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Study: PC prices rocking to the bottom

New data from NPD Techworld says that although sales of desktops and notebooks held steady in February, prices dipped to all-time lows.

PC sales held up at retail during February, but PC prices hit all-time lows during the month, according to new data from NPD Techworld.

While desktop unit sales declined by 9 percent and notebook unit sales increased by 23 percent, the average PC prices were significantly lower than in past months.

The average price for a desktop PC sold at retail in the United States declined to $717 in February. Meanwhile, the average price of a notebook slipped to $1,311, the company said Friday.

Prices had been hovering closer to the $800 mark for a desktop and $1,500 for a notebook over the past six months, NPD analyst Steve Baker said.

The declines can be attributed to consumers who likely felt that less expensive PCs offered enough performance for their needs, he said. These days "customers are looking for good enough value, something they perceive as a good value at a low price point."

There was more sales activity for notebooks in particular at the low-end of the price range than had been typical for the past months.

Part of the reason is price. Consumers can now easily find a notebook with a 15-inch screen, 256MB of RAM, a 40GB hard drive and a CD burner, if not a combination CD burner/DVD drive for under $1,000, including rebates and other special offers from retailers.

A year ago, it would have been a tougher proposition to find a computer with a 15-inch screen and a CD burner for less than $1,000.

But, highlighting the overall trend toward lower prices, sales of midrange desktops that cost between $800 and $1,500 collapsed during February. Their unit sales volumes declined by 47 percent year over year, Baker said.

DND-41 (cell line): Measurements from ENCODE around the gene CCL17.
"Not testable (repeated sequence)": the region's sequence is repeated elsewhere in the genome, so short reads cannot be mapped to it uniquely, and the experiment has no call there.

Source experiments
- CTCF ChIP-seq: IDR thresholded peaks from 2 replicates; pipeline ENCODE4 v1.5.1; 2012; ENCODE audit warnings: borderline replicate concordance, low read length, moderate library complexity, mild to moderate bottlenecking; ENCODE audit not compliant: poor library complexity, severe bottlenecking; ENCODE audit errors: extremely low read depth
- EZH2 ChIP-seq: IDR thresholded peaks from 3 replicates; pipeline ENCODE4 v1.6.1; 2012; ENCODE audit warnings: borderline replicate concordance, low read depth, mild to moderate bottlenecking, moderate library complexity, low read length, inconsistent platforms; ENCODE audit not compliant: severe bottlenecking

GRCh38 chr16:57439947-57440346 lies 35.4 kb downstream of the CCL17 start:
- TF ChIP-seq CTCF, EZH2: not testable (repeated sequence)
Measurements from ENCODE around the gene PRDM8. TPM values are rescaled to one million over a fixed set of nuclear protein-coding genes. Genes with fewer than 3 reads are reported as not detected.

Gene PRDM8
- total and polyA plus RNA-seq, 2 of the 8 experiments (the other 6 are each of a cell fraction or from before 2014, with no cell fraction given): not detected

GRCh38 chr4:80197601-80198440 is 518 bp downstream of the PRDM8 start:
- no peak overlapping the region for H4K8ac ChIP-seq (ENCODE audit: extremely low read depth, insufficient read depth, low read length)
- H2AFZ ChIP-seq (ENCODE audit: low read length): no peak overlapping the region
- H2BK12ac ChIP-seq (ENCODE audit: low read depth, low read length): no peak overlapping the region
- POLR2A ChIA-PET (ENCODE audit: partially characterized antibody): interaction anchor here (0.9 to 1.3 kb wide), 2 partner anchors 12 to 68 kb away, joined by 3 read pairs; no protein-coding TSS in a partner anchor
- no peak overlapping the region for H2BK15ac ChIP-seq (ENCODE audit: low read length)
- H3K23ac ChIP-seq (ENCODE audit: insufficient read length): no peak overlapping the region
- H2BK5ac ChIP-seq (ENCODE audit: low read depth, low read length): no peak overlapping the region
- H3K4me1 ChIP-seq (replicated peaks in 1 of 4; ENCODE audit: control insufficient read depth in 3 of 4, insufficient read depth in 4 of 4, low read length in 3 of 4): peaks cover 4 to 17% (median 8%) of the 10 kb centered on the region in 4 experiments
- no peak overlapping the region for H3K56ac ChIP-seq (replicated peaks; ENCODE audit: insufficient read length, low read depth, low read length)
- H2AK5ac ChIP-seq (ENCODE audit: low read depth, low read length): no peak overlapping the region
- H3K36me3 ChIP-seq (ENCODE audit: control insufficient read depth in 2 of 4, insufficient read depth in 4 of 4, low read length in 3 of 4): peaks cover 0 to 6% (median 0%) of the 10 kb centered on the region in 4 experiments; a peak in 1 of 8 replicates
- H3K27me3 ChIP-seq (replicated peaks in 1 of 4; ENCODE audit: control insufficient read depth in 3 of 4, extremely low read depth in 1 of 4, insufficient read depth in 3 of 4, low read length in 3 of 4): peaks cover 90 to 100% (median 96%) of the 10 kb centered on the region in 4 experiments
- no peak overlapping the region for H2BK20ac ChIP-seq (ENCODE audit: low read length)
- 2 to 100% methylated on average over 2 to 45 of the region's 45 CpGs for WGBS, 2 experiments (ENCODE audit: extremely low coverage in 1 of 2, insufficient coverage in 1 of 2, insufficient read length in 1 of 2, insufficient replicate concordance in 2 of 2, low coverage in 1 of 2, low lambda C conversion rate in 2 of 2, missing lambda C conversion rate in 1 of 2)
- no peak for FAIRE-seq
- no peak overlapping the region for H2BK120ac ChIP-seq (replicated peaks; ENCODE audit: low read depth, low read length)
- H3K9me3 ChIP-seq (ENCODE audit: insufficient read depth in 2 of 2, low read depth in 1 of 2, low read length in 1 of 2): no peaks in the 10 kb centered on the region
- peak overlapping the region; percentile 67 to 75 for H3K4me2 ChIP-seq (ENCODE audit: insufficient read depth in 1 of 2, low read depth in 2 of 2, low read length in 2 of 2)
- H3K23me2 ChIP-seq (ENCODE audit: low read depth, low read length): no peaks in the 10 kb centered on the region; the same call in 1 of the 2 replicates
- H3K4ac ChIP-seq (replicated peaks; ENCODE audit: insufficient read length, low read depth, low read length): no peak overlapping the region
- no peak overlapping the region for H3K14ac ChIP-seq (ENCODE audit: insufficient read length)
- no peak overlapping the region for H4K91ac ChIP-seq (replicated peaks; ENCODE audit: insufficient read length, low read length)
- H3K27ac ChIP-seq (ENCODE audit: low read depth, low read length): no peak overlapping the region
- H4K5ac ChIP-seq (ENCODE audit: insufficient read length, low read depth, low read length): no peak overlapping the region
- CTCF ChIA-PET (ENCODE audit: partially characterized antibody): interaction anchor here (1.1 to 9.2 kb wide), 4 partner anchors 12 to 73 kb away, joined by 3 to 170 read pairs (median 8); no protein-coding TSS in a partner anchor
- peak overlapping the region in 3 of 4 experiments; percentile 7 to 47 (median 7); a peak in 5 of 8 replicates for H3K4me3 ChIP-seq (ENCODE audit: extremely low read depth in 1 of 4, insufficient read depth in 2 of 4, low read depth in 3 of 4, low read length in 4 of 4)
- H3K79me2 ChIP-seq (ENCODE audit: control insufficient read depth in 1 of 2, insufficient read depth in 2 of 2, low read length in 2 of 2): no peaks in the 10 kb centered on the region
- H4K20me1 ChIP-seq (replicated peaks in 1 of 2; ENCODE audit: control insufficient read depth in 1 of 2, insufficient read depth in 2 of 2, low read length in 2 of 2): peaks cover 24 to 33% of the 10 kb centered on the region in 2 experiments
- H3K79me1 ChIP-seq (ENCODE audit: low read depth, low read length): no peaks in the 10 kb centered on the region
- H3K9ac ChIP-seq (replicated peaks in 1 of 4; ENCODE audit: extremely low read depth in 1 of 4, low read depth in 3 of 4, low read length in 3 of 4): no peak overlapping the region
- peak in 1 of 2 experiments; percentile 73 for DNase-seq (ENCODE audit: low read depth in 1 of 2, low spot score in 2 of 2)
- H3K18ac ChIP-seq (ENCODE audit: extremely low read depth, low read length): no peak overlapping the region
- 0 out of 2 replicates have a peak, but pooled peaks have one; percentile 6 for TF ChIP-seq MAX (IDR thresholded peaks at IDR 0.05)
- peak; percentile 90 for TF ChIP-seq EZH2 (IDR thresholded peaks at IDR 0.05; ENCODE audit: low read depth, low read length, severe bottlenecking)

Meanwhile, unit sales of sub-$800 desktops grew by 17 percent, allowing the category to capture a whopping 72.9 percent of total desktop unit sales in February, up from 56.7 percent in the same month last year, he said.

There was some activity in the very high-end of the desktop market during February. Unit sales of desktops priced at $1,500 or more actually ticked up by almost 11 percent year over year, Baker said.

But, for the most part, PCs with bells and whistles aren't selling at a torrid pace that would suggest people were upgrading their PCs just to get them, he said. Instead, consumers appear to be waiting for features like DVD burners to come down in price enough to become available in lower priced machines. Desktops from Hewlett-Packard and Sony with built in DVD burners have hit the $900 mark only recently.

Buyers have also shifted toward flat-panel displays over the more traditional CRTs. Some people undoubtedly put larger portions of their computer budget toward a flat-panel display in February and therefore spent less on a new desktop, Baker said. (Flat panels still cost somewhat more than CRTs. A 15-inch flat panel, for example, costs around $300, as compared with $200 to $250 for a 17-inch CRT.)

NPD's average price for desktops does not include monitors, except where the displays are paired with a PC in a special promotional bundle or are built-in, as with Apple Computer's iMac.